From the article: “We can’t imagine a competent lawyer not knowing how to find a document in a file folder or cabinet; yet, oddly, we can’t imagine a lawyer knowing how to fashion a competent electronically stored information search protocol or query a database. We barely expect lawyers to know what ESI protocols and databases are. We’ve set the bar too low for the Bar, and clients and judges are suffering as a consequence. … Part of the problem is that the practical education of lawyers has long depended upon veteran partners handing down the lore of lawyering to associates. But when it comes to e-discovery, veteran lawyers have nothing to share.”
“I say, let’s start learning to carry our own briefcases when it comes to digital evidence. Let’s stop kidding ourselves that this isn’t something we need to understand, and stop being so damned afraid to get our hands dirty with data or look like we might not be the smartest person in the room because we don’t know what goes on under the hood!”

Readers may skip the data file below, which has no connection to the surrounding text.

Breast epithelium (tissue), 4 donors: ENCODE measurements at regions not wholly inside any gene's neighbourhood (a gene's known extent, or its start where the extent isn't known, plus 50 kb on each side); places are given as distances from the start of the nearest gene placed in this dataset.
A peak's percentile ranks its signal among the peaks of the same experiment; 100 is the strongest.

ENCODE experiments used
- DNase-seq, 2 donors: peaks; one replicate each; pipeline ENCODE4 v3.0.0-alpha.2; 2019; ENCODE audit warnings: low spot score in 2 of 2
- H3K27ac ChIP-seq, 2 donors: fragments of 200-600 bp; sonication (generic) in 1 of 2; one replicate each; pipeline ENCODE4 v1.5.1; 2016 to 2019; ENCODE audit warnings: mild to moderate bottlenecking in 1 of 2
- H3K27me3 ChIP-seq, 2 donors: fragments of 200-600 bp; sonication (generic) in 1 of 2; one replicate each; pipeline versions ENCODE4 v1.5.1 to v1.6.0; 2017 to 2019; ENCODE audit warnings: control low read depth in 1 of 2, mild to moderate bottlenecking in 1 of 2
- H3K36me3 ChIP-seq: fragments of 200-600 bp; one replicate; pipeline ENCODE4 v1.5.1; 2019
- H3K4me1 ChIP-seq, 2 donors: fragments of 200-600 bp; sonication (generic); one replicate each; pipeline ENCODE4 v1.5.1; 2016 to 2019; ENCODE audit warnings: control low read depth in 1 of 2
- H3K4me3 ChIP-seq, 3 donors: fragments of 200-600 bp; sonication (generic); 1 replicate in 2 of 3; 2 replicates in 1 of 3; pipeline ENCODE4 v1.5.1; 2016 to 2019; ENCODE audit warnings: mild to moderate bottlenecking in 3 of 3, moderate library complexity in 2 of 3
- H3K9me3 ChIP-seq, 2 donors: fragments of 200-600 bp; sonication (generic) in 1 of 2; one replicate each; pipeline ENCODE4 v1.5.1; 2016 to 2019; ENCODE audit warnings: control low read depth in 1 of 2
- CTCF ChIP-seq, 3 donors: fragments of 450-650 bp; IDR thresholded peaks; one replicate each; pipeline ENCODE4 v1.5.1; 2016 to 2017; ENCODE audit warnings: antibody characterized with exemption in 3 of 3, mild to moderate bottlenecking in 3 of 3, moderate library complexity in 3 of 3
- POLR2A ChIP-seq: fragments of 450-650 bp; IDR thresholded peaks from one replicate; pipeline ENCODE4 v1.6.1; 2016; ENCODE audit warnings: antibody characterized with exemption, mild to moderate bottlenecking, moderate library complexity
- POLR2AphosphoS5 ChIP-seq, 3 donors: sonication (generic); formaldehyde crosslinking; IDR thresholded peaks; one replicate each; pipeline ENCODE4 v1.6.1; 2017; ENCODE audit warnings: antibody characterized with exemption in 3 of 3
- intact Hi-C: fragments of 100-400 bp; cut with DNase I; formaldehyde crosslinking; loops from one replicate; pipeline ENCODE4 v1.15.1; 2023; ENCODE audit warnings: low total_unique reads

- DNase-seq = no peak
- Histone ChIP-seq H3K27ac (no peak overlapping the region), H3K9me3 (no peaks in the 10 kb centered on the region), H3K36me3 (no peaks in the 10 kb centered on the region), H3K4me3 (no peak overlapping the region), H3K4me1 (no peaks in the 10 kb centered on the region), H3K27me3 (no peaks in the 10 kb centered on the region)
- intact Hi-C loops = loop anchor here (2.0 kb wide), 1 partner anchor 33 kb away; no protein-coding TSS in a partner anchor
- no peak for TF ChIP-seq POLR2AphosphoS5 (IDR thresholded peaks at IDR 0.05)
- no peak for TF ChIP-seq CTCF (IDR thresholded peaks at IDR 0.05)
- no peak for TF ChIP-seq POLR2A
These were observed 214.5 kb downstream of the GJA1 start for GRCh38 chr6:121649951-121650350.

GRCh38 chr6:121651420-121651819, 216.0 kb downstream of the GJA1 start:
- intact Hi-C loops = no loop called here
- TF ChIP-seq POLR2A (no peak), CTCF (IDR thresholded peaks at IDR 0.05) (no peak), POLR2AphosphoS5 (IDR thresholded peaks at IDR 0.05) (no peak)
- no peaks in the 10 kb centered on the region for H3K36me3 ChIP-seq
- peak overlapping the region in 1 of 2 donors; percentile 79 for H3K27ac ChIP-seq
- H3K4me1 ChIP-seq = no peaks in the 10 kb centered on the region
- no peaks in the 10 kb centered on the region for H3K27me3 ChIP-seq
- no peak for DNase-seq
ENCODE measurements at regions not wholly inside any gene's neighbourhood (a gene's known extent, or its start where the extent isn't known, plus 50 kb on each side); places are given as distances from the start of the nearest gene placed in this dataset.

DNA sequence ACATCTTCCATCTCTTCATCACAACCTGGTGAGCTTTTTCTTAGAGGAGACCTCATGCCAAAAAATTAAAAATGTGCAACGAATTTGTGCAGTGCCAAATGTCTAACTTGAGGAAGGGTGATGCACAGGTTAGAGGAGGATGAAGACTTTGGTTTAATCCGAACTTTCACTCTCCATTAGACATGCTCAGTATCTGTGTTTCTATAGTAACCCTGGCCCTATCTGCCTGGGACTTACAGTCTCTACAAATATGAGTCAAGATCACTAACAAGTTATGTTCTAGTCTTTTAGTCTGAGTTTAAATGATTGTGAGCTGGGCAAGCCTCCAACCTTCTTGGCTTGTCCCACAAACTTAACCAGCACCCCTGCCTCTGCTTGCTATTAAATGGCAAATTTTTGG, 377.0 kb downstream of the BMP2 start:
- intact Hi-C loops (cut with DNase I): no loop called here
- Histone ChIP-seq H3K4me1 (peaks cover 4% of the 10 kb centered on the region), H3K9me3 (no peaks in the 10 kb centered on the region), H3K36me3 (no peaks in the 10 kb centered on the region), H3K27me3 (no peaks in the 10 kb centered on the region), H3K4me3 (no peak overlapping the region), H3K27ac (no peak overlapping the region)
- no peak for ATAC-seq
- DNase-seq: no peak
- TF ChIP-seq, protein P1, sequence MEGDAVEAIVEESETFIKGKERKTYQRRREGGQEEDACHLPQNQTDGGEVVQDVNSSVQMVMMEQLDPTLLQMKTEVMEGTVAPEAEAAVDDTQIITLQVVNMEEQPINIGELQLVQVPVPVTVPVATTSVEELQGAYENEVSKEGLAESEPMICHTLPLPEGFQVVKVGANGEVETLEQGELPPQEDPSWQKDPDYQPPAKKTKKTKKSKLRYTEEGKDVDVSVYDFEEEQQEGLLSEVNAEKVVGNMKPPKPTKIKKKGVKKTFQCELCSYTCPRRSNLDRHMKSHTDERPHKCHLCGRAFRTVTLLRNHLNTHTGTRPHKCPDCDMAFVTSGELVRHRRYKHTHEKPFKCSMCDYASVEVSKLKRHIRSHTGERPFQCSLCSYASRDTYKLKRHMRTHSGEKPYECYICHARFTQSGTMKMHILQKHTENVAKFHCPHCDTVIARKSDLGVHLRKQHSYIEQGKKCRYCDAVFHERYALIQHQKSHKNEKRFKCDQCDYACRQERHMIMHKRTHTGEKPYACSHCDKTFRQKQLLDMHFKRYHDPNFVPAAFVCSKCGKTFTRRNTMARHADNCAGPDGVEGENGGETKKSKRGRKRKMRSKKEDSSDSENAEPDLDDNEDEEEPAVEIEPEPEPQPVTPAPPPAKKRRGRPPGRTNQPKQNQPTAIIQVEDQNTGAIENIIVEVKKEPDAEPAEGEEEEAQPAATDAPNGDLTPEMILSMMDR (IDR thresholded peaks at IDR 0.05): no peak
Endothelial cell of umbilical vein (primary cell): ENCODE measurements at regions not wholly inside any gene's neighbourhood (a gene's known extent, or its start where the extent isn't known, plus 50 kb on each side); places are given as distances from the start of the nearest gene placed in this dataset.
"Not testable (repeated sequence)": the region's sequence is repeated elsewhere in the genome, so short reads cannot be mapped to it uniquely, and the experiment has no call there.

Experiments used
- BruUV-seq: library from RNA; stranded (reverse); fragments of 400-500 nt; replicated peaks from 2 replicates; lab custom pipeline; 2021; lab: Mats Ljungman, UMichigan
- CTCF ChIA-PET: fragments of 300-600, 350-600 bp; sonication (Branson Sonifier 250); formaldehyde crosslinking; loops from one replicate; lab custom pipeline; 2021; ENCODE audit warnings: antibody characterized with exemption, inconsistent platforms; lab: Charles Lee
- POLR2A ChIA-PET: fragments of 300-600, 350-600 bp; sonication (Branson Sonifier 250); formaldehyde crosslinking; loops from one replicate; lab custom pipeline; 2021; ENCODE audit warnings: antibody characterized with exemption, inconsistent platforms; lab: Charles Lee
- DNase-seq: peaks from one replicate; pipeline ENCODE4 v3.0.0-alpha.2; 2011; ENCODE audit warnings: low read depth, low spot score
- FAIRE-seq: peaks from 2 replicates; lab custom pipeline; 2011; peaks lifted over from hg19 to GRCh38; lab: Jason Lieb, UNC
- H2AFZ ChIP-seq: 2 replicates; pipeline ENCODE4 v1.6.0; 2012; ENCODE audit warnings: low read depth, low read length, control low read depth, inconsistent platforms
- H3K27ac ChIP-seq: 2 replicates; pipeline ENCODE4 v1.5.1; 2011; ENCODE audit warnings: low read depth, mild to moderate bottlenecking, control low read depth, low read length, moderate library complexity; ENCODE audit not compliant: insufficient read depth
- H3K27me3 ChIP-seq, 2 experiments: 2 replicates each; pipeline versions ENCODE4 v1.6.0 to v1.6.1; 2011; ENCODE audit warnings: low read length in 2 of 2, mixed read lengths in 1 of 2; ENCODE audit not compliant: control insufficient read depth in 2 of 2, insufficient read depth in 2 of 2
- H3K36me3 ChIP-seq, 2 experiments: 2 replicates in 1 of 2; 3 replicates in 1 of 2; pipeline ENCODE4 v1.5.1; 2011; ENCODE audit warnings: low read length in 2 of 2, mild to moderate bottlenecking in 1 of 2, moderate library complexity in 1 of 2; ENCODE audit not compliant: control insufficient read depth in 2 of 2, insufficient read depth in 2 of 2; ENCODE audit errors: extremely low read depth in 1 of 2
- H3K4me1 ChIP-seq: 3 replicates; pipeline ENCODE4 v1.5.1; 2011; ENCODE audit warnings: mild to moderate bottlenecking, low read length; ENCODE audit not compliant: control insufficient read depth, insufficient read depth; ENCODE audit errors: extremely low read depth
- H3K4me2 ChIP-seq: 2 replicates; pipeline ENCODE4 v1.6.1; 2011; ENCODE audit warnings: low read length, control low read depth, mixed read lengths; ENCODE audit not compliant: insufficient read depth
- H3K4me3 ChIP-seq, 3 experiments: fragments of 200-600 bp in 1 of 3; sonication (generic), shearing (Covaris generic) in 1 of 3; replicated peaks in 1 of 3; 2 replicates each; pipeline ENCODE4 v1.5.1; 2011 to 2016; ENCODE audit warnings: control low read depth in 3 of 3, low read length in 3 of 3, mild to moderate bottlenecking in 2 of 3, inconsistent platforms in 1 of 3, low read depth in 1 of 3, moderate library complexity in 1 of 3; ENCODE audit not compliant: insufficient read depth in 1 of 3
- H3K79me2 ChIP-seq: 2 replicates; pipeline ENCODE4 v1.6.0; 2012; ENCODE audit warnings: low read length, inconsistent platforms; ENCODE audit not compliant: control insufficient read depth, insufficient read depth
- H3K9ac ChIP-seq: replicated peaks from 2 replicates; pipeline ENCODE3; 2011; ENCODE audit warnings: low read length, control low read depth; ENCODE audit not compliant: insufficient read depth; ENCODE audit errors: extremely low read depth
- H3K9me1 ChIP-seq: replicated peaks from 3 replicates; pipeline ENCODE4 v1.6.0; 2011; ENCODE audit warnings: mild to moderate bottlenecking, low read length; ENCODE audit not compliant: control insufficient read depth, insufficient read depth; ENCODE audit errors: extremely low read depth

Quick Response: In surveying the landscape of other law schools, it is quite correct to say that very few schools teach e-discovery at all and most of them that do give the tech short shrift. I would just like to note – however – that I teach E-Discovery here at Michigan State University College of Law with my colleague Adam Candeub and we do not skip out of the tech or (“e”) side of the e-discovery.
We teach the tech in significant detail in part because we have the technical skills that most law professors do not — please see (HERE) as well as (here) (here) (here) (here) (here) (here) (here) (here) (here) (here) (here) (here) (here), etc.
Our e-discovery course is designed to give our students a competitive advantage in the legal labor market. As this article makes clear, there is a clear arbitrage play here for entry level lawyers to get a foothold because most of the practicing bar (as well as most law students) are not very sophisticated when it comes to e-discovery.
I should note that when we proposed this class – my colleague and e-discovery co-professor Adam Candeub got into a bit of a dust up over at Above the Law. Obviously, we ended having the last word when ~15 thought leaders told them they were wrong and they had to publish the equivalent of a retraction. 🙂